Tuesday, May 27, 2008

Justice and the right to silence

David Slack this morning has some pointed words for the Prime Minister in response to her comments on the Kahui acquittal. The short version? "Butt out". Politicians criticising judicial outcomes violates important principles such as the separation of powers and the independence of the judiciary and police. While people are angry that a crime has been committed but no-one has been held accountable for it, at the end of the day the basic problem is that the police didn't deliver the goods. While they had a prima facie case, they were unable to convince a jury beyond a reasonable doubt. It is thus entirely proper that Kahui goes free.

As with the police rape case, such acquittals are the price we pay for justice. "Better that ten guilty men go free than an innocent be unjustly imprisoned". Any lesser standard of evidence would undermine the integrity of our justice system, and transform it from a justice system into a punishment one - a sort of organised lynchmob picking out anyone who looked vaguely guilty and victimising them whether they'd actually committed the crime in question or not. That might satisfy the "hang 'em high" brigade, who are perpetually unable to look beyond their own sense of outrage, but it does not satisfy me. We have more than enough innocent people in jail already, and the cases of David Dougherty, Arthur Allan Thomas and Peter Ellis ought to give us grave thoughts about the direction the screaming mob want to take our legal system in.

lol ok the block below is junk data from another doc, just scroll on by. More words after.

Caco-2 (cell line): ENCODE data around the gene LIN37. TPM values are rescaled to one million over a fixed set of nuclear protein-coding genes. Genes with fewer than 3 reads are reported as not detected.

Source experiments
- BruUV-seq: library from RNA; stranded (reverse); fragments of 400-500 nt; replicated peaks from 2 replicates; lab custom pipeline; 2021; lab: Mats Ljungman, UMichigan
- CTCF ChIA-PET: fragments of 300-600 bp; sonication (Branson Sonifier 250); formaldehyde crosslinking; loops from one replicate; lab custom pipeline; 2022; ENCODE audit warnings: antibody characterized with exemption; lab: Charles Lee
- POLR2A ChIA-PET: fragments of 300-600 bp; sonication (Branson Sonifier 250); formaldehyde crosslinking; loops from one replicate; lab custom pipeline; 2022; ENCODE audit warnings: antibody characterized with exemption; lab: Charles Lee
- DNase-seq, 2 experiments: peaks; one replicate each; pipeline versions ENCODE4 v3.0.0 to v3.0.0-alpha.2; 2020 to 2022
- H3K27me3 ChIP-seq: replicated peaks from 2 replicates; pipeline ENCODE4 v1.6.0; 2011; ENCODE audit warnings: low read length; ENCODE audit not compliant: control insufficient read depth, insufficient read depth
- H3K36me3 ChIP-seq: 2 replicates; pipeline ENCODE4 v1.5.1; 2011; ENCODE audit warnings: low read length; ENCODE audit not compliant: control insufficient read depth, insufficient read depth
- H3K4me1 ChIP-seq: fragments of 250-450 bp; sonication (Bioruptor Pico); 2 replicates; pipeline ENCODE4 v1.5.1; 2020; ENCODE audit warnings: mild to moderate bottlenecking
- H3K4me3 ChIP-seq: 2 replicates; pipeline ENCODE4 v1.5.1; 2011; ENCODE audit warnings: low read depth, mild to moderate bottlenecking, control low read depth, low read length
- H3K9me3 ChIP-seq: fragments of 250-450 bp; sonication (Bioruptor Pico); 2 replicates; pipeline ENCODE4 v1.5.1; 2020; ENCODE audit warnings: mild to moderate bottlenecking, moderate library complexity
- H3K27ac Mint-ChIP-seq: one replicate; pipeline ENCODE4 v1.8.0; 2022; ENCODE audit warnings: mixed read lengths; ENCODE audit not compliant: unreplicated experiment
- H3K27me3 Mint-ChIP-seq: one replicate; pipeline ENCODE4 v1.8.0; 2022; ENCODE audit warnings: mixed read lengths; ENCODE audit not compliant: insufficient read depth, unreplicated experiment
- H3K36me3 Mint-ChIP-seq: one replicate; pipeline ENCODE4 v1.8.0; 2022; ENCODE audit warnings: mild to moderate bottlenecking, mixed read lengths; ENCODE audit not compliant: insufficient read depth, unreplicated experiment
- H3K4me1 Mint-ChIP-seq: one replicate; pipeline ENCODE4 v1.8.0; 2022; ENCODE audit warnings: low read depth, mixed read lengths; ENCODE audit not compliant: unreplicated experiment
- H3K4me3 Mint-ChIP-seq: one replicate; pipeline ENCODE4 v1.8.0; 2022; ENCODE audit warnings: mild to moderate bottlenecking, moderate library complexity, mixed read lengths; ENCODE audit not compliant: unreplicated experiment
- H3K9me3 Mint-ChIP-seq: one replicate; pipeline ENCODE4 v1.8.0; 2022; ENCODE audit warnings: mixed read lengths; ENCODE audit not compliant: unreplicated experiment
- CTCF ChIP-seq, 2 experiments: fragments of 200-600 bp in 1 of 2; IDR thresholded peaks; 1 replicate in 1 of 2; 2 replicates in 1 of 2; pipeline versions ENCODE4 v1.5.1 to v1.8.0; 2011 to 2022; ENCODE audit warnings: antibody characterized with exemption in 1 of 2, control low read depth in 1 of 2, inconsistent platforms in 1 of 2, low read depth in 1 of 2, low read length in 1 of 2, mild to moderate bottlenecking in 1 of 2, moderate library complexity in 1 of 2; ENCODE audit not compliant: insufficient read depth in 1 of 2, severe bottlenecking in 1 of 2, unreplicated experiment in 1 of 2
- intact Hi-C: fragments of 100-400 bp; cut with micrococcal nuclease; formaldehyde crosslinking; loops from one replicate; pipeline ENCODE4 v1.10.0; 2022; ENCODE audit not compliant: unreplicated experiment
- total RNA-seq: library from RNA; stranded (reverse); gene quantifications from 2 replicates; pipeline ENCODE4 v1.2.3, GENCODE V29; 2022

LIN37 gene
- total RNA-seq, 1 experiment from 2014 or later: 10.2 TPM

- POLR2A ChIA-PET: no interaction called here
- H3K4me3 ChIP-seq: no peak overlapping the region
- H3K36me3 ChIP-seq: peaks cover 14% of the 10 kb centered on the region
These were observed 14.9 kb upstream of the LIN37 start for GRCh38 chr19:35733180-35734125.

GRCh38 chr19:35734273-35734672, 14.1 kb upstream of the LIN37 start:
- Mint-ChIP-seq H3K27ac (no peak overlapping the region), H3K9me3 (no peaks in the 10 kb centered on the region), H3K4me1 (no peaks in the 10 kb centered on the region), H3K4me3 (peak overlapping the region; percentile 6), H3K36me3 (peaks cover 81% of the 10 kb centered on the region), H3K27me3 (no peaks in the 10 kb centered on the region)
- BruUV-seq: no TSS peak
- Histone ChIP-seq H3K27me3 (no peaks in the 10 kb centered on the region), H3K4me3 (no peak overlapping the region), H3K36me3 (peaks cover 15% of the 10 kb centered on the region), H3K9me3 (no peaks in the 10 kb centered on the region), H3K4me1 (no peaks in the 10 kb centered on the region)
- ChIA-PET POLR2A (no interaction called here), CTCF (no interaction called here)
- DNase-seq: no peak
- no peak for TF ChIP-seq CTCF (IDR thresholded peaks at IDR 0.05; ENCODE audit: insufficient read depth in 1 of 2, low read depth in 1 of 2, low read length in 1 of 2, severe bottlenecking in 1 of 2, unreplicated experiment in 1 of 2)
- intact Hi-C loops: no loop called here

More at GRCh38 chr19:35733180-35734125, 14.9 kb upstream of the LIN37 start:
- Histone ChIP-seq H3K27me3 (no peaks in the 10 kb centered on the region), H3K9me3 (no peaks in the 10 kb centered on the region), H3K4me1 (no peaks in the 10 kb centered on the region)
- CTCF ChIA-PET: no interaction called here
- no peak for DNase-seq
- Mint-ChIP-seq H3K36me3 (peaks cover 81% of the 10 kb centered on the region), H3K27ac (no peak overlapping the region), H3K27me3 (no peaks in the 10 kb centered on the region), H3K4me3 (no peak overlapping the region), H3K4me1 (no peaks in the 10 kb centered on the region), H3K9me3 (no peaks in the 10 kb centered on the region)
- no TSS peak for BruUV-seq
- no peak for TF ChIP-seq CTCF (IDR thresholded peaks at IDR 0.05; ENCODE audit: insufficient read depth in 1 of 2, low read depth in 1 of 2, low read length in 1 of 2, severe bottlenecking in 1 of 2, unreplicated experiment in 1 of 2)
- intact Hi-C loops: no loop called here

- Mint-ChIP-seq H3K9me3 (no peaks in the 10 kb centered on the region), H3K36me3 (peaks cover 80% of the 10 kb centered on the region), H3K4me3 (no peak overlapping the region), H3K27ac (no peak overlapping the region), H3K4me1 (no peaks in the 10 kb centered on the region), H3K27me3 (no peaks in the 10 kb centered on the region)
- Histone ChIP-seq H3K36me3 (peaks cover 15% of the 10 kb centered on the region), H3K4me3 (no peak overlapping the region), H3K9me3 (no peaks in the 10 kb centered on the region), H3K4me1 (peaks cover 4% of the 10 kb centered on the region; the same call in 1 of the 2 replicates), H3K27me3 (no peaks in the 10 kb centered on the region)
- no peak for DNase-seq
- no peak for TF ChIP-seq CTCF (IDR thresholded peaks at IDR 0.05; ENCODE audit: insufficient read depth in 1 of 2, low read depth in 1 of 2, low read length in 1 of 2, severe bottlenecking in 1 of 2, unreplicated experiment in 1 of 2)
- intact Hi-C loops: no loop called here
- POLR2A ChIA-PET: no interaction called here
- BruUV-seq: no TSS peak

As for the calls to remove the right to silence, as I have said before, these are both dangerous and authoritarian. The right to silence exists to ensure confessions are voluntary rather than being beaten out of people, and because in our justice system it is the crown, not the defendant, which must prove their case. Yes, removing it would likely result in a lot more "confessions" and convictions. They just wouldn't be of the right people. But the boys in blue wouldn't have to work so hard, and would have more time to spend down at the donut shop, so it's unsurprising they favour such a move.

Which brings me back to the real problem here: as I said above, the basic reason this case failed was because at the end of the day, the police failed to present sufficient evidence to convince a jury beyond a reasonable doubt (in fact, given how short it took them to deliver their verdict, I'd suggest the evidence was woefully inadequate). Maybe we should think about how that happened, rather than queuing up to undermine our justice system and give those same police free licence to string up anyone they want in future?